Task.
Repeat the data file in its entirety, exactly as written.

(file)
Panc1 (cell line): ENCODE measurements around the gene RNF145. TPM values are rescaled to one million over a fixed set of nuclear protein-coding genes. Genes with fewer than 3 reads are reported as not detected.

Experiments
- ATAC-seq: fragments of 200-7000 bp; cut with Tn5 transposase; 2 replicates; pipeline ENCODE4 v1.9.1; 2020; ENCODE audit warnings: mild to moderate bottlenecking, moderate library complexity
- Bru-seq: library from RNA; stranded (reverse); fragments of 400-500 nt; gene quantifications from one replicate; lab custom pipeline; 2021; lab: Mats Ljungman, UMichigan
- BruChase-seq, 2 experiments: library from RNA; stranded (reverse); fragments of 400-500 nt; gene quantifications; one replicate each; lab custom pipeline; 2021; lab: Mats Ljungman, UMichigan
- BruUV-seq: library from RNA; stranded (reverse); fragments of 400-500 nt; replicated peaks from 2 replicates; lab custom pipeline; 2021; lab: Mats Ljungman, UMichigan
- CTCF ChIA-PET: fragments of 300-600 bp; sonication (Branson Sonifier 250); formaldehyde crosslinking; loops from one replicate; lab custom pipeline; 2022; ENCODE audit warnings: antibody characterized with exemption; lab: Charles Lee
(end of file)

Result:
Panc1 (cell line): ENCODE measurements around the gene RNF145. TPM values are rescaled to one million over a fixed set of nuclear protein-coding genes. Genes with fewer than 3 reads are reported as not detected.

Experiments
- ATAC-seq: fragments of 200-7000 bp; cut with Tn5 transposase; 2 replicates; pipeline ENCODE4 v1.9.1; 2020; ENCODE audit warnings: mild to moderate bottlenecking, moderate library complexity
- Bru-seq: library from RNA; stranded (reverse); fragments of 400-500 nt; gene quantifications from one replicate; lab custom pipeline; 2021; lab: Mats Ljungman, UMichigan
- BruChase-seq, 2 experiments: library from RNA; stranded (reverse); fragments of 400-500 nt; gene quantifications; one replicate each; lab custom pipeline; 2021; lab: Mats Ljungman, UMichigan
- BruUV-seq: library from RNA; stranded (reverse); fragments of 400-500 nt; replicated peaks from 2 replicates; lab custom pipeline; 2021; lab: Mats Ljungman, UMichigan
- CTCF ChIA-PET: fragments of 300-600 bp; sonication (Branson Sonifier 250); formaldehyde crosslinking; loops from one replicate; lab custom pipeline; 2022; ENCODE audit warnings: antibody characterized with exemption; lab: Charles Lee